The second generation daughter of Ethiopian parents who emigrated to the US in the 1970s, Kelela Mizanekristos was raised in Rockville, Maryland. Performing under her first name and now based in L.A., Kelela rose to notoriety after releasing her debut mixtape Cut 4 Me on the independent label Fade to Mind in 2012.
This track is a collaboration with Venezuelan producer Arca, who also collaborated with Björk on her Vulnicura album. Kelela recalled: "I met Arca on a boat. For about ten minutes I stood afar trying to think of what to say... and then finally walked up to him. With zero cool I go, 'Oh my God, you're Arca'. To which he replied, 'Oh my God, I've been trying not to stare at you for the past fifteen minutes! Wanna work together?'"
"[We] made an appointment for 12pm the next day but I got impatient on my way home and texted, 'Do you think you could do 11 a.m.? I'm too excited,'" she continued. "And then he said, 'I was gonna suggest 10 a.m. but I thought it was too early!' This is the energy 'A Message' was born out of."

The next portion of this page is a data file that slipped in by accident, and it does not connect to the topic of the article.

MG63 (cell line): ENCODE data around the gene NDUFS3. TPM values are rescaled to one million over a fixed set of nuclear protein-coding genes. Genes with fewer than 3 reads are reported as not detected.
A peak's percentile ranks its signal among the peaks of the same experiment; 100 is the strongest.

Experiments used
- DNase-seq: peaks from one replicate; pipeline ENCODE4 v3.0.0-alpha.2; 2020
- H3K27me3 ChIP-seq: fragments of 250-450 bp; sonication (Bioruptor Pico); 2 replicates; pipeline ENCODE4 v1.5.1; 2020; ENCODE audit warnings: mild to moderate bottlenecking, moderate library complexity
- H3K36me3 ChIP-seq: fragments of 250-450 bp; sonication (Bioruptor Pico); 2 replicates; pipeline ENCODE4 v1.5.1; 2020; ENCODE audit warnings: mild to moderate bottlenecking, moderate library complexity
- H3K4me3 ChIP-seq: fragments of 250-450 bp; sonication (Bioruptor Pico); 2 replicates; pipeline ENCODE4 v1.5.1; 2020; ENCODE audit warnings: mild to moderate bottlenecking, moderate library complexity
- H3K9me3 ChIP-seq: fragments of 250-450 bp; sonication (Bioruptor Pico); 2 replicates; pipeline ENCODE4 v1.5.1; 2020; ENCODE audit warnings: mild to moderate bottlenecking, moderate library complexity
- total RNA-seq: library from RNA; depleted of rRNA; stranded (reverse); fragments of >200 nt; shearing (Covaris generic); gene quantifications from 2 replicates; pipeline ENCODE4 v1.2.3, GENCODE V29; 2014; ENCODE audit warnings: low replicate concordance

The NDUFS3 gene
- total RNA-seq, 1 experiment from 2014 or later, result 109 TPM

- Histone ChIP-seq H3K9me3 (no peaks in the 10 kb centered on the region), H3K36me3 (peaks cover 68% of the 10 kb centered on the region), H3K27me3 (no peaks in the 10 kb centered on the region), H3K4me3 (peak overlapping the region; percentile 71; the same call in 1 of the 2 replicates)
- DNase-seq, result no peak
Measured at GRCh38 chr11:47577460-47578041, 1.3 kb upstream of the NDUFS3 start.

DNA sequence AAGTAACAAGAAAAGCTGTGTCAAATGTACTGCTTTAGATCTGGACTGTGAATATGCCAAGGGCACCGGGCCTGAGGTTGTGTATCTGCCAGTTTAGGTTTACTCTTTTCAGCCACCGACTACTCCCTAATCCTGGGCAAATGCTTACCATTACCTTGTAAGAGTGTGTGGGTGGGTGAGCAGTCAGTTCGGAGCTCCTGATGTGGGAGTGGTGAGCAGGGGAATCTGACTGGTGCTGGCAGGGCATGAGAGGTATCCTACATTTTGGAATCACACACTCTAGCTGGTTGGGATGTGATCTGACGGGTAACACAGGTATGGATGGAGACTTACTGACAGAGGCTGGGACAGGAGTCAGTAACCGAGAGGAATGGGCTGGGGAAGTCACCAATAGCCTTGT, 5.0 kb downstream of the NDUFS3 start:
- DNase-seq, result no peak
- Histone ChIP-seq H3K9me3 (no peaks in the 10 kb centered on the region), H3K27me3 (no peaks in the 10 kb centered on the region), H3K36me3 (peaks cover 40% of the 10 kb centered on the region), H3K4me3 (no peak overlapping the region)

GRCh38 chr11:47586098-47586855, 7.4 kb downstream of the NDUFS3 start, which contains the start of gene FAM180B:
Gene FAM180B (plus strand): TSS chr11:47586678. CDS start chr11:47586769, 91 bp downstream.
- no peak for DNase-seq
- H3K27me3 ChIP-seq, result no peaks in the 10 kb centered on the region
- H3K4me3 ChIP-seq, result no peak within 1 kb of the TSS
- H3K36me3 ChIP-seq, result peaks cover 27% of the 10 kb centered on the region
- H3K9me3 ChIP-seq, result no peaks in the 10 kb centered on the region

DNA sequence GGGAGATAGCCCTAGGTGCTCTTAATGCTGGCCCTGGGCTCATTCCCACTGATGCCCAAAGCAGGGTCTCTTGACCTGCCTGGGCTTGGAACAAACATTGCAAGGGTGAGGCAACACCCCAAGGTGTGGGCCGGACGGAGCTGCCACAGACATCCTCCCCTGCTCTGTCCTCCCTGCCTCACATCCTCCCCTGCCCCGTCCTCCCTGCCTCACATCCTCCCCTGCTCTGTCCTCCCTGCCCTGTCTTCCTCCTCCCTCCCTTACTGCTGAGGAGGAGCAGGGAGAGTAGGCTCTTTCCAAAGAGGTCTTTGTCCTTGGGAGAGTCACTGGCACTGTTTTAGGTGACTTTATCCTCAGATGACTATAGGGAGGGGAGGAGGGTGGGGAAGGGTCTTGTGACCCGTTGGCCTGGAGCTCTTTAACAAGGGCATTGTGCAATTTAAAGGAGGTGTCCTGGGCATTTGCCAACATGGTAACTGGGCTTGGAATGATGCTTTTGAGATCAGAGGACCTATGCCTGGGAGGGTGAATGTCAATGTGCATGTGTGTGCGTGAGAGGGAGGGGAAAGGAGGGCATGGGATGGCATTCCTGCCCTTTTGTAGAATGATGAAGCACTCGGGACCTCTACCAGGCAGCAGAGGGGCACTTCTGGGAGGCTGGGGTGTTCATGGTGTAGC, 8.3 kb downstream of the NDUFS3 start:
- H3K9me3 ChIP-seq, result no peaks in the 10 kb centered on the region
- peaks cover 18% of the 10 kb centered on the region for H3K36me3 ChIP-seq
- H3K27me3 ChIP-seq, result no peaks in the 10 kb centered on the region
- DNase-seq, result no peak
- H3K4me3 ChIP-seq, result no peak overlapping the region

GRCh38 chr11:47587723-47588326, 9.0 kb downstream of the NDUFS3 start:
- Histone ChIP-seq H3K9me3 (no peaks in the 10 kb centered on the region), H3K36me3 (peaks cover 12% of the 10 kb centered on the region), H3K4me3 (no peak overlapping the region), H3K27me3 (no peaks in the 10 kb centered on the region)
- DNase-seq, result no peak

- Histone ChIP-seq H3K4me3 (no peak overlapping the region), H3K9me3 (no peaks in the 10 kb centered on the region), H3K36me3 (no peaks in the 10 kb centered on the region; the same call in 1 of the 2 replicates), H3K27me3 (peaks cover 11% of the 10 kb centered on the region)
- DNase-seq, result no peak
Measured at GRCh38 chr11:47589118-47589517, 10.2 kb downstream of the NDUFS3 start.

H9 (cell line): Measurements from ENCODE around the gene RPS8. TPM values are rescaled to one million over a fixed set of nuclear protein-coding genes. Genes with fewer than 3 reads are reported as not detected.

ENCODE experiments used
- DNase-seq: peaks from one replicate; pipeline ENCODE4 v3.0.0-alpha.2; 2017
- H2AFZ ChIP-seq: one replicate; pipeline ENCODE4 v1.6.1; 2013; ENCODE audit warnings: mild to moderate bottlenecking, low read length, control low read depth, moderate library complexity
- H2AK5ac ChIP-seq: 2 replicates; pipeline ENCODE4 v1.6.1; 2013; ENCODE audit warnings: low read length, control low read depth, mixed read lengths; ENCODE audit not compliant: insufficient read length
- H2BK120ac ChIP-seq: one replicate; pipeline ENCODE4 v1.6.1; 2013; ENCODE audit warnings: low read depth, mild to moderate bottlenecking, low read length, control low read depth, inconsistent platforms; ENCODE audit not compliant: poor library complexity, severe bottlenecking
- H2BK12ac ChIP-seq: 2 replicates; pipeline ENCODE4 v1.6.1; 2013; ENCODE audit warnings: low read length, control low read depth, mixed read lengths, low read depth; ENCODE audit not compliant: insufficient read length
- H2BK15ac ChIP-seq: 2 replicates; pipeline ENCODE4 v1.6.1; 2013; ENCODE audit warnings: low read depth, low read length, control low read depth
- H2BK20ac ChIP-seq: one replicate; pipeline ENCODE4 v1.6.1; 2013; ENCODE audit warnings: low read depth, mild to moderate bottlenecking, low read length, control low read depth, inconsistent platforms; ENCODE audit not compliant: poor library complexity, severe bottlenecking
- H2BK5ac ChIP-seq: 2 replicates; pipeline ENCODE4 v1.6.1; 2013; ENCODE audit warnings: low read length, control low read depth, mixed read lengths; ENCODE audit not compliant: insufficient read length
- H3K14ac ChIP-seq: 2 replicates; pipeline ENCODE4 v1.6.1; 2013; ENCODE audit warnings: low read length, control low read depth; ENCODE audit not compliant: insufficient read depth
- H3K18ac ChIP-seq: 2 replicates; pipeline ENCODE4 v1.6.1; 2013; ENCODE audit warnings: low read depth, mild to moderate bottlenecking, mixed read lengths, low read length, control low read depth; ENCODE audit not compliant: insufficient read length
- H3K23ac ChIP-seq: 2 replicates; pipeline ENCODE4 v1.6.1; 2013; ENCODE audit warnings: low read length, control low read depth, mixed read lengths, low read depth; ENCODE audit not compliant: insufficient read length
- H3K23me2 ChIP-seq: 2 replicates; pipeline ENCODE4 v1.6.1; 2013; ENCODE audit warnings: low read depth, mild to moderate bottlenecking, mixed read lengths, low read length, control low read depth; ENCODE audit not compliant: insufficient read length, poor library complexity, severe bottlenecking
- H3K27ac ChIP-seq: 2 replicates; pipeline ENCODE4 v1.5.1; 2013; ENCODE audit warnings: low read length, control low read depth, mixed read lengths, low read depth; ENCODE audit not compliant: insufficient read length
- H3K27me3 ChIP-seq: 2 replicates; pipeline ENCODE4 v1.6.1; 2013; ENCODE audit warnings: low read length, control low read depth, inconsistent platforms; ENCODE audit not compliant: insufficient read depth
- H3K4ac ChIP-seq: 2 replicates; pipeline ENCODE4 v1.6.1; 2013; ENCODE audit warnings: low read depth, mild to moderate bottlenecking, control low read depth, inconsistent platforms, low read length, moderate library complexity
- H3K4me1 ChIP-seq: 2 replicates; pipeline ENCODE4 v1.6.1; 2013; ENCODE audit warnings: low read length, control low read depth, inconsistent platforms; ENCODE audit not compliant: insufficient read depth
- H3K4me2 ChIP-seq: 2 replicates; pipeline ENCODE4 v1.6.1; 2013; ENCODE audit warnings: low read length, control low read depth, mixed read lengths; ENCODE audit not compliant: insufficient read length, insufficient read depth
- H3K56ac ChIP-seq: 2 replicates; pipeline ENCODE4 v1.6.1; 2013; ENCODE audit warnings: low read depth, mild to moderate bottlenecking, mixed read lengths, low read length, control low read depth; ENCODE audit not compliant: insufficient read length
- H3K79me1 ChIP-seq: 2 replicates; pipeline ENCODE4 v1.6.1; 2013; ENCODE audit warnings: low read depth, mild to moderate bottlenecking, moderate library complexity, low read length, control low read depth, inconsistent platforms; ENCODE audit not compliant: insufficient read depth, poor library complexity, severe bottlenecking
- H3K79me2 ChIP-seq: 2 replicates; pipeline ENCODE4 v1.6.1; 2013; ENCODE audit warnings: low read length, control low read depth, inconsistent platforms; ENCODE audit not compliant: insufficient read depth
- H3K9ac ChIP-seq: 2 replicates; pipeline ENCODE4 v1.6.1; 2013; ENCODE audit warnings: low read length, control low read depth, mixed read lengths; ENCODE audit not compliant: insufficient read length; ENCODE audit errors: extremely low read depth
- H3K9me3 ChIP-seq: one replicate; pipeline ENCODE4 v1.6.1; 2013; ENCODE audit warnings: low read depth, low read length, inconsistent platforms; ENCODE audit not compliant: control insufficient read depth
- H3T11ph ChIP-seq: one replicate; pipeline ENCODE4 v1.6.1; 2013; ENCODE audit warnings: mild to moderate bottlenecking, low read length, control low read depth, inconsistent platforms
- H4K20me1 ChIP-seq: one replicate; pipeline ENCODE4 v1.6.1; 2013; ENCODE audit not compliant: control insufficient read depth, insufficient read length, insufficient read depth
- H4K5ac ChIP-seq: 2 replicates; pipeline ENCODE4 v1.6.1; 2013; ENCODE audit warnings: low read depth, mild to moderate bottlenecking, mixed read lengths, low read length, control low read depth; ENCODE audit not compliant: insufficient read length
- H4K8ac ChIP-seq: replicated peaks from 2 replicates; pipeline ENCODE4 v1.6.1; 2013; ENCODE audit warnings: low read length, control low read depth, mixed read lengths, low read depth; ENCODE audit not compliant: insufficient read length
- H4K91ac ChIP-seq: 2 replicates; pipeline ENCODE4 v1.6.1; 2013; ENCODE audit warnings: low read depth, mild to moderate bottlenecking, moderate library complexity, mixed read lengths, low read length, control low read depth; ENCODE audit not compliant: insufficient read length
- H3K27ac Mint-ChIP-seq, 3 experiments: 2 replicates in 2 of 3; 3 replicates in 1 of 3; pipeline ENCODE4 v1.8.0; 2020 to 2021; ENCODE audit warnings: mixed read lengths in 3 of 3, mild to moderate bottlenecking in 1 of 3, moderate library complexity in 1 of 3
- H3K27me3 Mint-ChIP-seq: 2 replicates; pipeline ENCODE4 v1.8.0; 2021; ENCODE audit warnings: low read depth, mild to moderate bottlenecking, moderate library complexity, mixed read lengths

This heartbreaking song is one of the demos that came from Kelela's sessions with Arca. She explained: "It speaks to the despair that I was experiencing at the time. The initial version of the song spilled out of us in about 25 minutes. Since then, it’s been like a sculpture that I’ve come to and refined over time, adding a lyric here, refining a melody there, adding a bridge, etc. It’s a process that is now finally complete with its release and I’m so happy that I finally get to share it with all of you."
Kelela told the story of the song to The Fader. "I wrote it with Arca and then took it to my friend Mocky who I collaborate with a lot; he's an amazing songwriter," she said. "He and I had a conversation about what was going on with me, and how I was feeling."
"It's been a really cool journey with this song," Kelela continued. "Most of the time I'm thinking about who's gonna help me evoke the most feelings. Alejandro (Arca) definitely does that, for sure, and Mocky and I also have that rapport. We can talk about the hardest part of the hard thing to talk about. The taking responsibility part, or 'how did the thing turn out this way?' He's somebody who's able to see beauty and greatness and amazing things in a seemingly sad context. That's how I want the collaborator's position to be."